Virtual Talk with Sandra Kiefer
Graph Neural Networks (GNNs) are a machine learning architecture to learn functions on graphs. For example, since problem instances for combinatorial optimisation tasks are often modelled as graphs, GNNs have recently received much attention as a natural framework for finding good heuristics in neural optimisation approaches.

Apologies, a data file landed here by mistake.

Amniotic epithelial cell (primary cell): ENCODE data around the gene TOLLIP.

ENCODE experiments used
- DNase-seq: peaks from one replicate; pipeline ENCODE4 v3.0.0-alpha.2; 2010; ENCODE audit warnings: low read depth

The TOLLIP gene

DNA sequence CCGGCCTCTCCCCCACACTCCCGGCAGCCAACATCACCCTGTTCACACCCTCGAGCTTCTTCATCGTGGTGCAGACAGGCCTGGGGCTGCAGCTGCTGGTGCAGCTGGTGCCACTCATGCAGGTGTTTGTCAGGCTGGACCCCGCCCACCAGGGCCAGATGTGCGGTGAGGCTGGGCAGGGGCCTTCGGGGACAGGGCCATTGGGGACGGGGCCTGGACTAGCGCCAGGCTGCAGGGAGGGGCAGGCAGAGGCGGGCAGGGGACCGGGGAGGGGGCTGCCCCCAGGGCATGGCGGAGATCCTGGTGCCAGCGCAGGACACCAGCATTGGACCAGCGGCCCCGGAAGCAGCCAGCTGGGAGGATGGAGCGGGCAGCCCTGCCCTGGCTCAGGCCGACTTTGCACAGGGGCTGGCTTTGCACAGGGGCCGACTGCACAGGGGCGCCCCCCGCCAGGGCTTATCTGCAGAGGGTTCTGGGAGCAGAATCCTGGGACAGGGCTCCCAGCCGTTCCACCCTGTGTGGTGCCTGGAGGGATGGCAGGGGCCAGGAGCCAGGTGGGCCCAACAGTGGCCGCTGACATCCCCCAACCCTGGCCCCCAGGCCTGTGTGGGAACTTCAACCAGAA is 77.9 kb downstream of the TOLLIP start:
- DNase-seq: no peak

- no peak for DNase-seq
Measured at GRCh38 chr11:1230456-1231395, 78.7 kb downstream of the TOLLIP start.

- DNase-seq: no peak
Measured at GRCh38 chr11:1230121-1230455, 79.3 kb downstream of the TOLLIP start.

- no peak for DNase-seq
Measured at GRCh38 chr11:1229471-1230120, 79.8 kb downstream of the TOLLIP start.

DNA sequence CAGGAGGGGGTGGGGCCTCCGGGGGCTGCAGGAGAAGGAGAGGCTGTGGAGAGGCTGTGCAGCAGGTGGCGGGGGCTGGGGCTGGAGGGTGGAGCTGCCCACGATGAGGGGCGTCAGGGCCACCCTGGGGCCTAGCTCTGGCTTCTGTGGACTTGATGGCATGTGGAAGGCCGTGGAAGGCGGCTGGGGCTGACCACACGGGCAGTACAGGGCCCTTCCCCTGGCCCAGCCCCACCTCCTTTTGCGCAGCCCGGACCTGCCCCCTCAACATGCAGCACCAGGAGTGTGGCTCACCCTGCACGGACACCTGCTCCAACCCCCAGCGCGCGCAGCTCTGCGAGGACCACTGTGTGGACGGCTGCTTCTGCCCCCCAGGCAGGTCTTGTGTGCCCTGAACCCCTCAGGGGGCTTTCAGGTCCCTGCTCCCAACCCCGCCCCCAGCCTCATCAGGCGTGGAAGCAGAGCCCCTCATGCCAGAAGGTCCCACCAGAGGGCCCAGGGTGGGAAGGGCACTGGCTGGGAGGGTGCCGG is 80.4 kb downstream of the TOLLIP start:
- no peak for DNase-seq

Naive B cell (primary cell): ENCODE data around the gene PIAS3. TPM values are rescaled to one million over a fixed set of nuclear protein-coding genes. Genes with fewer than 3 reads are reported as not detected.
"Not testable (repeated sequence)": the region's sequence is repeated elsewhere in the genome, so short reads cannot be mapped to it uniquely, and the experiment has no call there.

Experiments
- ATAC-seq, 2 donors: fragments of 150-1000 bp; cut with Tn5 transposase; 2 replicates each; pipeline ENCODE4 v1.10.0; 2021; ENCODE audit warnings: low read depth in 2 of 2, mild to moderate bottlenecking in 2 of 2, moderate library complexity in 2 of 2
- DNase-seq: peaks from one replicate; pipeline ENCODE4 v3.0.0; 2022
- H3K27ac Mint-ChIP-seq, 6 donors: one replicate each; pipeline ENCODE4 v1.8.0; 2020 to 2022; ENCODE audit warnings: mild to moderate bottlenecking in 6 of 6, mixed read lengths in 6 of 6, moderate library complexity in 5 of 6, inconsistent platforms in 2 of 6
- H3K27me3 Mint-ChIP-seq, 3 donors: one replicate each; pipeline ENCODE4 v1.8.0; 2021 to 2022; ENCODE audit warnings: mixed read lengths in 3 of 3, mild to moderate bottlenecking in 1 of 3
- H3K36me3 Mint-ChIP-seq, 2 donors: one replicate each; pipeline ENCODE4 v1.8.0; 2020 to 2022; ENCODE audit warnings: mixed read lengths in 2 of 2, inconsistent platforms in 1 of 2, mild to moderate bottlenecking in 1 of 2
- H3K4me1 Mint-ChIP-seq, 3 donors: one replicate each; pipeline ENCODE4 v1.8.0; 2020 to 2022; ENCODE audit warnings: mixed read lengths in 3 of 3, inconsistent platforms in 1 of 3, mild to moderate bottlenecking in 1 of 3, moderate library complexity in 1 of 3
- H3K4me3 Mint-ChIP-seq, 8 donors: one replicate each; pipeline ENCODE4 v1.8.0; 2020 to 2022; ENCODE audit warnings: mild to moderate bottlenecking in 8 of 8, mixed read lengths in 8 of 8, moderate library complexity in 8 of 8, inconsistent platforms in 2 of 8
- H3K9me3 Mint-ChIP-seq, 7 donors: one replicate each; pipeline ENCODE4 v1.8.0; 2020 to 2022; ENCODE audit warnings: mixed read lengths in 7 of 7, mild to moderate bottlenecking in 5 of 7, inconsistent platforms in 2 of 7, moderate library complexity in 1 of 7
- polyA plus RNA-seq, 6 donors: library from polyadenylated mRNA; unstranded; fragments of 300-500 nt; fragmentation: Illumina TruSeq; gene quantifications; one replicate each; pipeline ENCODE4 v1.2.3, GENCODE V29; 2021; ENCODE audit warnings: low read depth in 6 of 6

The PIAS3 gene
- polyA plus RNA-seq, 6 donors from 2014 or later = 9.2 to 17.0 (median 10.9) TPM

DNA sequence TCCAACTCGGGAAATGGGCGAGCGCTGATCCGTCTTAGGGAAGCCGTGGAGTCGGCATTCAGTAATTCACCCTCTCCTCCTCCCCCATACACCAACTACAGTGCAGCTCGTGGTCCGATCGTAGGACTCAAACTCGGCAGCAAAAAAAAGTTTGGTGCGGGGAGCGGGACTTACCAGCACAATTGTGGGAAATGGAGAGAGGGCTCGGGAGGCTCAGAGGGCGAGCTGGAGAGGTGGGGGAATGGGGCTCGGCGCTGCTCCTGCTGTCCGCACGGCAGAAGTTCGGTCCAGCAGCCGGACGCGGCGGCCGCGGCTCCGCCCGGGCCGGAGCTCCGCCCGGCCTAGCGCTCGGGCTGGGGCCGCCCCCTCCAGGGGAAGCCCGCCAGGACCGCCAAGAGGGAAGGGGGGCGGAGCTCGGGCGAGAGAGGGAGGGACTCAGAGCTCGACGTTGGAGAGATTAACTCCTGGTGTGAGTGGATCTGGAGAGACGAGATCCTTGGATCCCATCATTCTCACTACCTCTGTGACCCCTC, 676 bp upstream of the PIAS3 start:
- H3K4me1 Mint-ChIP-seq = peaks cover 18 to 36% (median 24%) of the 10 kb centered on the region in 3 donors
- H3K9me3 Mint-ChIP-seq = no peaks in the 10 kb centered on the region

The question which functions can actually be learnt by message-passing GNNs and which ones exceed their power has been studied extensively. In this talk, I will consider it from a graph-theoretical perspective. I will survey the Weisfeiler—Leman algorithm as a combinatorial procedure to analyse and compare graph structure, and I will discuss some results concerning the power of the algorithm on natural graph classes. The findings directly translate into insights about the power of GNNs and of their extensions to higher-dimensional neural networks.
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